03/18/2015 12:13 pm ET Updated May 18, 2015

How To Love an Optimist

Nicole Jankowski

It is pouring torrential buckets outside. Cats and dogs and rhinoceroses fall veritably from the sky. It is their proverbial howls that make the wind seem even louder, even wilder. Puddles form in the darkened driveway, in proportions of The Nile; thunder cracks it's whip menacingly, in the universal language of "Go back to bed, you idiot."

"It's letting up," she tells you brightly as she peeks out through the front window. "It's just a spring shower. I'm sure the sun will be out by the time that we get there."

You are dubious, yet unsurprised. You've heard this many, many times before. The sun is always waiting for her.

You have been caught in the storm of her optimism a million times. You have learned to pack a raincoat. A battery pack. Flares.

When you see the bright light at the end of the tunnel, it's almost always a train and it's speeding dangerously in your direction. But that bright light, to her, is always the sun. It is the comfort at the end of the night, it is just waiting to peek out from behind the clouds. Her brightness, it is always her brightness.

She's a walking idiom, this woman. Sometimes, she's a goddamn walking idiom. Every cloud has a silver lining, every glass is half full. Keep your chin up, love.

And on and on.

Some days, it's exhausting.

Of course, it's her brightness that made you fall in love in with her, you can't forget that. You were late to the first date, rushing into TGIFriday's, out of breath. Traffic was horrible, you exhaled loudly in apology, gritting your teeth for her reaction. You hear your mother's voice echoing in your ears, you never get a second chance to make a first impression.

It's better that you were late, she told you, and exhaled with a smile. I had a drink to calm my nerves while I was waiting. I'm quite relaxed, now. There will be no initial awkwardness between us... Unless you count me saying this as awkward. And she laughed her big laugh and you knew, in the little time it took for her to tilt back her head, that it would be awkward for you the entire night, maybe for a very long time, because you would be spending the whole evening, desperate to hear her laugh again.

That laugh. It was low and deep, like the clink-clang of an ancient wind chime. And it's that sound, now, that makes your stomach do triple flips when you hear it ringing across a crowded room.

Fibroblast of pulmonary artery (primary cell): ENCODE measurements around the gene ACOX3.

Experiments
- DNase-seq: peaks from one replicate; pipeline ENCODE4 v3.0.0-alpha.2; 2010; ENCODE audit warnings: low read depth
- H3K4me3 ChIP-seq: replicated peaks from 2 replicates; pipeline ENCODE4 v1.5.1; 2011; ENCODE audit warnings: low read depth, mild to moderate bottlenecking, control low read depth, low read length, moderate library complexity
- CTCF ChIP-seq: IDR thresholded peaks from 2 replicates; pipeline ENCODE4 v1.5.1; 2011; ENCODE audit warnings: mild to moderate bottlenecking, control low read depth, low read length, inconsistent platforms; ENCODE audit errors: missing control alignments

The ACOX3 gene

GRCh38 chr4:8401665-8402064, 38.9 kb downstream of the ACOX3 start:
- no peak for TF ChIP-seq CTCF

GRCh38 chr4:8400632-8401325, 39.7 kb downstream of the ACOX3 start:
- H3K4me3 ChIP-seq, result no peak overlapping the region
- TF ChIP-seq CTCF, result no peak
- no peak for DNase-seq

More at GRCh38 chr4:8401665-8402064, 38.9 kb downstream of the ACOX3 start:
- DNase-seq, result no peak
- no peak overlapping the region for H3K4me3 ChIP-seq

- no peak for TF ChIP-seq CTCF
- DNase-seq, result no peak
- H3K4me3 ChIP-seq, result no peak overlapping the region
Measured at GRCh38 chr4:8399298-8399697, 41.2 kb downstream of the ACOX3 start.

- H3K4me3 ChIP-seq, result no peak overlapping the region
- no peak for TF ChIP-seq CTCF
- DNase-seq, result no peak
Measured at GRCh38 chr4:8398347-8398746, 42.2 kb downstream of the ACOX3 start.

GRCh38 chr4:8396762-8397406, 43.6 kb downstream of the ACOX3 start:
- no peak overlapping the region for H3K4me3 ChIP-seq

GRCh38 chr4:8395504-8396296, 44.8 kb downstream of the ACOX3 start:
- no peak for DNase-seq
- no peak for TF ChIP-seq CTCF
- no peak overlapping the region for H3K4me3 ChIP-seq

It was the sound of unreasonable buoyancy in the daily flood of living.

But it's her brightness, too, that makes you stop, first, at the pub on your way home from work after a particularly disastrous day. Your boss is breathing down your neck, your first quarter sales are dismal. Two of your people quit today. It's bad and you want to let it be bad for awhile. She can never just let it be.

Tomorrow will be better, she will say and you're not ready to digest this dose of optimism now. Two pints will dull the brightness, to the faint glow of a streetlight. You don't want to be comforted, you don't want to know it will all work out okay. It is futile to argue with this woman. Why must she always believe it will get better?

You can call it naiveté, she would call it hope. You can call it stubbornness, she would call it confidence.

It is unreasonable to be so hopeful, you will grumble. It is implausible to believe it will all turn out. She would not argue that, but she will not be shaken, either.

So, perhaps, she is often unreasonable. And finds plausibility, too easily, in the implausible. And she dreams up big adventures and drags you along on the climb. Scrabbling along behind her, up rocks, in the storm, down dead-end streets, only to stumble into the side doors of restaurants. This is how it feels to love an optimist.

And this is why you must drive to the beach in the rain, because she sees things that are not there.

Because when you walk in the door, after a dying day, with your tired eyes and receding hairline, she will listen to you bemoan today, but she is thinking about tomorrow. She sees your beautiful promise, your smile -- months away, in the late summer afternoon, sitting on the porch. Only happiest days ahead, she will tell you. Chin up.

You feel weak and self-loathing. You don't believe, you just can't see it.

But she sees brightness.

Because she sees things that are not there. THIS -- this is why you drive to the beach in the rain.